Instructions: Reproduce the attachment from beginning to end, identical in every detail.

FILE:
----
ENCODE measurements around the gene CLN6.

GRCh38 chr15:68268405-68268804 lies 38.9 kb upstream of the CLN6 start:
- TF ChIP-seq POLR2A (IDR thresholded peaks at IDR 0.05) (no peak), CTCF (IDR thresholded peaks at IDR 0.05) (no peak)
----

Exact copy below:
ENCODE measurements around the gene CLN6.

GRCh38 chr15:68268405-68268804 lies 38.9 kb upstream of the CLN6 start:
- TF ChIP-seq POLR2A (IDR thresholded peaks at IDR 0.05) (no peak), CTCF (IDR thresholded peaks at IDR 0.05) (no peak)